This word may look like a bad typo for elementary, but I beg you to be charitable. It’s true that the elee beginning is very odd to the English eye, and a “long e” in the syllable before the stressed syllable is certainly a rara avis. But it’s the mo that is stressed, and indeed in eleemosynary matters the important thing is always to give mo’. One might hope that this word’s prodigality of form will encourage prodigality of giving, and that the e‘s will inspire one to give with ease. Look on the y‘s as receptacles (they do resemble toll baskets, but that’s a different thing) into which to put the coins (o and e‘s). How did this word get its shape? Blame the Greeks: eleémosuné, “compassionateness,” is a derived form of eleos, “compassion.” The Romans borrowed that to eleemosyna (and that third e is long in the Latin, too!). It made its way through the grinding wheels of assorted western European languages, arriving in English by AD 1000 as ælmyssan and making its way, even further shaved down, to Modern English as alms. This economical four-letter word – a third of the letters and a sixth of the syllables found in eleemosynary – may seem to be in straitened circumstances through giving so much to charity, perhaps. But munificence sometimes calls for grandiloquence; largesse may demand largeness; and 17th-century writers, wanting an adjectival form relating to alms, felt that a return to the Latin would be, if not structurally elegant, then at least genteel. Nowadays, however, ostentation is not the mode, and if in eleemosynary you may find meals for others, it is good form to share the letters, even if you are left with nary a one for yourself.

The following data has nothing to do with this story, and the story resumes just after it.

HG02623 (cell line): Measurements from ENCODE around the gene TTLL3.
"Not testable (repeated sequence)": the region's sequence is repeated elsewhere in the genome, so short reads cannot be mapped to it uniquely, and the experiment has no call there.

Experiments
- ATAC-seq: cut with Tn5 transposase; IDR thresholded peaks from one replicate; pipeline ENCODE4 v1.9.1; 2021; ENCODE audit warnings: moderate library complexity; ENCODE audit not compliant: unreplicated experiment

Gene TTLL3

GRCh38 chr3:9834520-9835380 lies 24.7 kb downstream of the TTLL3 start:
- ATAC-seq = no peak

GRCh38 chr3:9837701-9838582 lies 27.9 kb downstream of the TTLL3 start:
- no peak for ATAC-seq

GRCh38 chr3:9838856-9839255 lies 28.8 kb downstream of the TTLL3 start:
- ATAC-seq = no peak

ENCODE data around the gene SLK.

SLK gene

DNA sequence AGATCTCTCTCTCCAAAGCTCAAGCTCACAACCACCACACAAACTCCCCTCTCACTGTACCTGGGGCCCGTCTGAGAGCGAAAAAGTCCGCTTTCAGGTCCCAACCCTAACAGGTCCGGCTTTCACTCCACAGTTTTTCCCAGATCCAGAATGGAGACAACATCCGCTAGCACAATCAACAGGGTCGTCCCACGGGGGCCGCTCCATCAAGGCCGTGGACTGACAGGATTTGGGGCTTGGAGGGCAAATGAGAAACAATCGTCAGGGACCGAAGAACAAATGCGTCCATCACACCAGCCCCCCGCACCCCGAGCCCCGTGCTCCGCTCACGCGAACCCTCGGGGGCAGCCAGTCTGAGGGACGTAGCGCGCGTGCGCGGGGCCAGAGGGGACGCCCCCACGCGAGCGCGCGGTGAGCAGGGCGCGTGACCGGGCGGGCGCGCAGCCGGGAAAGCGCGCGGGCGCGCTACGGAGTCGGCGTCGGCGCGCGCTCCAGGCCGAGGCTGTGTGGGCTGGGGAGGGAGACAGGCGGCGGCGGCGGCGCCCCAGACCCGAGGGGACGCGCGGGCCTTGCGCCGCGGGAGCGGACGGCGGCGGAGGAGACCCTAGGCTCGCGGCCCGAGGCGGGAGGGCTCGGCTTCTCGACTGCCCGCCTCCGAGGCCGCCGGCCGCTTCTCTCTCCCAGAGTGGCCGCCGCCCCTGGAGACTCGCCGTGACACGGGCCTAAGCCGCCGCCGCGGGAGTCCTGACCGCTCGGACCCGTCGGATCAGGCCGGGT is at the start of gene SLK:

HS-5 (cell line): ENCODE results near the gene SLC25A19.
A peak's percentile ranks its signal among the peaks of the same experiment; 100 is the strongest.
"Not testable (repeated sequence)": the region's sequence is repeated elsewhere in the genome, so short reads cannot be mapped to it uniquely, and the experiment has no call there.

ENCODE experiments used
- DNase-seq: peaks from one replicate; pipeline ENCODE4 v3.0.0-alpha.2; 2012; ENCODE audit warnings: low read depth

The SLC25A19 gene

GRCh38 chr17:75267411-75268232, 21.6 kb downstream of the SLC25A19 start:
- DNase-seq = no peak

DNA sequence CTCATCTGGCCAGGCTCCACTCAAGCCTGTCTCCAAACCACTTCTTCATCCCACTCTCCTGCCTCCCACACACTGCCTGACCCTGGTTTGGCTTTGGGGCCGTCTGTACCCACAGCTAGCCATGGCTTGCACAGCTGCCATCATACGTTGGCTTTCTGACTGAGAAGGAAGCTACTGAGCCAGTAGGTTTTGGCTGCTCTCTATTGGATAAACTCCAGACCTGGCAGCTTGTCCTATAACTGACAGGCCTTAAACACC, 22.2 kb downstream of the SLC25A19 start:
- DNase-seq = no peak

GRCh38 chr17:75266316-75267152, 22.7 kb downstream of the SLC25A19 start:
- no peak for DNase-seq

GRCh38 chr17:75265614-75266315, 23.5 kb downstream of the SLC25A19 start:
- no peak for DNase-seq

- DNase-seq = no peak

Songs of Love and Grammar
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